If President Trump has one undeniable talent, it's making his ideas go viral. This week, it appears he has been so successful that his rhetoric is actually affecting legislation in other countries. Directly citing Trump's personal campaign against the phenomenon, Malaysia has made fake news illegal. The law applies to those who intentionally spread false facts both in and out of Malaysia, and also applies to non-Malaysians if the fake news affects the country or its citizens, Reuters reports. It carries a penalty of up to six years in prison, and a fine of approximately $123,000.
In this case, fake news is defined as "news, information, data and reports which is or are wholly or partly false," according to Reuters. At least one government official directly credited Trump with spreading the idea of fake news, and said that his dissemination of the term influenced the legislation.
"Fake news has become a global phenomenon, but Malaysia is at the tip of the spear in trying to fight it with an anti-fake news law," Fadhlullah Suhaimi Abdul Malek, an official from the Malaysian Communications and Multimedia Commission, told The New York Times. "When the American president made 'fake news' into a buzzword, the world woke up."
The spread of fake news in the United States, and its impact on the 2016 presidential election, is a phenomenon that is still being examined and debated. And while many have expressed concern that American voters may have been misled by false news stories shared across social media, critics of the new Malaysian law fear that the heavy penalties are a way to temper free speech as the country gears up for a major election.
Prime Minister Najib Razak is up for reelection this year, and that election has to take place before August, though some believe that it could take place before the end of May. The election could put Razak into office for a third term, and it is largely viewed as a referendum on his leadership. This is particularly because he has been embroiled in a scandal related to funding a government-owned development company called the Malaysia Development Berhad (1MDB).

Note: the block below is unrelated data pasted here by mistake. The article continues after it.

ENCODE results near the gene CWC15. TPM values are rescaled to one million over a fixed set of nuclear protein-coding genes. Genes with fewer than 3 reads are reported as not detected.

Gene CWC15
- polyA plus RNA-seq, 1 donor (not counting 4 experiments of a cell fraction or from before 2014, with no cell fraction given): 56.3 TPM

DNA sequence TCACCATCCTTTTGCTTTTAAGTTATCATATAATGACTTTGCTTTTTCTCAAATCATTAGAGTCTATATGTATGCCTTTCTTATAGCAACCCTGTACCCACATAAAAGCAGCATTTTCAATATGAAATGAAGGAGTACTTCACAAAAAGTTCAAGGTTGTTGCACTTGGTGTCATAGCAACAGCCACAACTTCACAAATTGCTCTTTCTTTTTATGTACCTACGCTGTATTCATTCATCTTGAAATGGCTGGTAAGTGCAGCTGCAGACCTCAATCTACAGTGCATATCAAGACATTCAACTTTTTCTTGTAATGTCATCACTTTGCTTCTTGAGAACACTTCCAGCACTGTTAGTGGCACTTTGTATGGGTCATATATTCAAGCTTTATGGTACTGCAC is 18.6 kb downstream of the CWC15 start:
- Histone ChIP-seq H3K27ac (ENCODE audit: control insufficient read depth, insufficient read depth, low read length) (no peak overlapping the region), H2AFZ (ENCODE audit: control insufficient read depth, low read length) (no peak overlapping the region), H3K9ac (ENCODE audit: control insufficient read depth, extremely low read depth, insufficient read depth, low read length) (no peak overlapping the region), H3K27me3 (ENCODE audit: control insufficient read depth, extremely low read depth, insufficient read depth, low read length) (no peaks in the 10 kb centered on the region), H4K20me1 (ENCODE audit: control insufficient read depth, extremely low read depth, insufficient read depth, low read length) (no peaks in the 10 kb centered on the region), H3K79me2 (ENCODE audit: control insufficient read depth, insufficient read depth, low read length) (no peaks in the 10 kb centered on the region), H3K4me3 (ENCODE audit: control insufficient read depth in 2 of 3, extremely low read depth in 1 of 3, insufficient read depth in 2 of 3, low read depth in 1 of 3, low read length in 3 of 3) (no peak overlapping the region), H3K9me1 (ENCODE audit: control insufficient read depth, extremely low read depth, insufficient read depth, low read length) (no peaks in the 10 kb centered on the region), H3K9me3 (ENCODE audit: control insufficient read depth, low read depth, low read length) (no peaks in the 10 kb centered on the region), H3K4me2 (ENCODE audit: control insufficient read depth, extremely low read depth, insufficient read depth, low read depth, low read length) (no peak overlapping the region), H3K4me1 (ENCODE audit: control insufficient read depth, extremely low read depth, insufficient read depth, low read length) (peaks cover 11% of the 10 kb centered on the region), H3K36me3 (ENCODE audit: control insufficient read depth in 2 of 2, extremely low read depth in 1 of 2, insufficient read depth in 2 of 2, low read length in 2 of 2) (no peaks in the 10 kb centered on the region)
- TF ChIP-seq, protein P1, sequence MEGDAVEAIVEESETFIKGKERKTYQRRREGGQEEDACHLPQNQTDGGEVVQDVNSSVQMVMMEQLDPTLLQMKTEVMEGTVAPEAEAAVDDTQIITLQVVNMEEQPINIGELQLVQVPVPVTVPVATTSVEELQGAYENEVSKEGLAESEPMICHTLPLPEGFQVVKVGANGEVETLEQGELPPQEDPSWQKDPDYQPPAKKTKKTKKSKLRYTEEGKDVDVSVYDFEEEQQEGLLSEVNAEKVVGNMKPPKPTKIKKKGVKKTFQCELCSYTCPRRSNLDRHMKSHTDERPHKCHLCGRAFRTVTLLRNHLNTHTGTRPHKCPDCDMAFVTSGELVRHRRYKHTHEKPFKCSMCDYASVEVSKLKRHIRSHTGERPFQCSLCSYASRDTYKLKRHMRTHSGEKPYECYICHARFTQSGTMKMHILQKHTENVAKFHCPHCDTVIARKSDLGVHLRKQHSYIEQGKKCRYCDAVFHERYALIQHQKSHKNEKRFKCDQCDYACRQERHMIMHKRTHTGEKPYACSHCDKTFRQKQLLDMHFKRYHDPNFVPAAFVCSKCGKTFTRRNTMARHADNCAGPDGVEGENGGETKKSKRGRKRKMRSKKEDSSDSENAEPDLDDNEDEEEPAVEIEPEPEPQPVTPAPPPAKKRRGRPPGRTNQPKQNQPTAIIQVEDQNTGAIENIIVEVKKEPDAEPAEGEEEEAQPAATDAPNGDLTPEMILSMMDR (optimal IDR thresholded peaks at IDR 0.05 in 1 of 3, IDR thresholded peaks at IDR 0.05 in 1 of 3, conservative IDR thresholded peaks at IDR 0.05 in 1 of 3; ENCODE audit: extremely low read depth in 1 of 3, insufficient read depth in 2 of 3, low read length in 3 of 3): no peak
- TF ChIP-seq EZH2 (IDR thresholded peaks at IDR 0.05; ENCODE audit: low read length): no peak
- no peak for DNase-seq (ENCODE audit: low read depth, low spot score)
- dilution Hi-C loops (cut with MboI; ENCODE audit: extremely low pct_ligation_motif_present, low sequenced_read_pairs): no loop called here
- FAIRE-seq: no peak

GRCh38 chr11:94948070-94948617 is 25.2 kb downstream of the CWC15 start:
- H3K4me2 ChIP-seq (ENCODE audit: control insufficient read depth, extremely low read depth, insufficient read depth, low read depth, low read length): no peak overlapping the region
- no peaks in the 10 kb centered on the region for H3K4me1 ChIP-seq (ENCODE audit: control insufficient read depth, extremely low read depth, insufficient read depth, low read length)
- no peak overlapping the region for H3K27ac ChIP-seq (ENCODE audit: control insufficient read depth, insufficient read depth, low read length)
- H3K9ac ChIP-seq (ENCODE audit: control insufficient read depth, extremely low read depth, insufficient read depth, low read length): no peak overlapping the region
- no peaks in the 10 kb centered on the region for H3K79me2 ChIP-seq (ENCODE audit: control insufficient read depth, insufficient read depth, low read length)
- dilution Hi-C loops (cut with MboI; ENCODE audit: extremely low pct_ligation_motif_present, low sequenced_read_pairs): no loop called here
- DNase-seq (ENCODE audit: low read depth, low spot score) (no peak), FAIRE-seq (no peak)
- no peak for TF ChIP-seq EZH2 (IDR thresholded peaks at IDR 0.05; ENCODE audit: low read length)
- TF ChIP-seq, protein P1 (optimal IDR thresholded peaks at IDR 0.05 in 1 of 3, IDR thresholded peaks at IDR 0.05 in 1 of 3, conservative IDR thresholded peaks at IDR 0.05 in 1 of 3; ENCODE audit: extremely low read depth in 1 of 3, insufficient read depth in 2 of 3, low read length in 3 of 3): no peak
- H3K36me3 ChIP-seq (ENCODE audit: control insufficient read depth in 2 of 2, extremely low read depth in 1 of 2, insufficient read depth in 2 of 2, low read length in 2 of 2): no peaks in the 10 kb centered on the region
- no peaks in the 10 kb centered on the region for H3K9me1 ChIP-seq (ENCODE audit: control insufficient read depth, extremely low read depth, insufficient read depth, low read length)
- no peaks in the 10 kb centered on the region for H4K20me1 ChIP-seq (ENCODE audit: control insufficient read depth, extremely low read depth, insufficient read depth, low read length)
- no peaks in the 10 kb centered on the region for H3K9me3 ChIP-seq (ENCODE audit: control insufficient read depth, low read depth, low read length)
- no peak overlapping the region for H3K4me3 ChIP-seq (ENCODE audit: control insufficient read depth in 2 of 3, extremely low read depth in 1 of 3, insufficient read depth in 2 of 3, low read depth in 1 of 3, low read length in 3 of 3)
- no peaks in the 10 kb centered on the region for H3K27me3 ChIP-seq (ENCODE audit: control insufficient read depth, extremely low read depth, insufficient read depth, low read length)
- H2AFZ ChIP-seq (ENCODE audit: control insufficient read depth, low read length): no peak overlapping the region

The U.S. Department of Justice (DOJ) believes that hundreds of millions of dollars intended for 1MDB were laundered through U.S. financial institutions and placed into bank accounts controlled my Razak. Billions more, the DOJ says, were mishandled by people associated with the Malaysian prime minister. Razak has denied any wrongdoing, and has said that the some $731 million dollars the DOJ traced to his accounts was a gift from an unnamed Saudi donor.
Critics are concerned that the Malaysian fake news ban will be used to silence opposition who would use the ongoing 1MDB scandal to discredit Razak, or to persuade citizens against reelecting him. Reuters reports that one Malaysian politician described the law as the "Save Najib from 1MDB Scandal Bill."
The U.N. Special Rapporteur on freedom of opinion and expression, David Kaye, responded to news of the new Malaysian law on Twitter. "The definitions are extremely vague, leaving excessive discretion for officials to define 'fake news', & the penalties are harsh, seemingly disproportionate," he wrote on Monday. "Tabling to voting this quickly is, in my view, very problematic." He encouraged the government to take a step back before rushing to pass the legislation.
Some Malaysian politicians, however, argue that fake news has been plaguing the country, and that the government and its constituents have been suffering because of it. "The only people that need to be afraid are those that broadcast or pass on fake news — or lies — to you and me," said communications and multimedia minister Salleh Said Keruak in a statement, according to Free Malaysia Today. "If we are criticized for being on the side of truth, so be it."
To what extent the law will be enforced is unclear. Malaysia is the first country in the world to explicitly outlaw "fake news."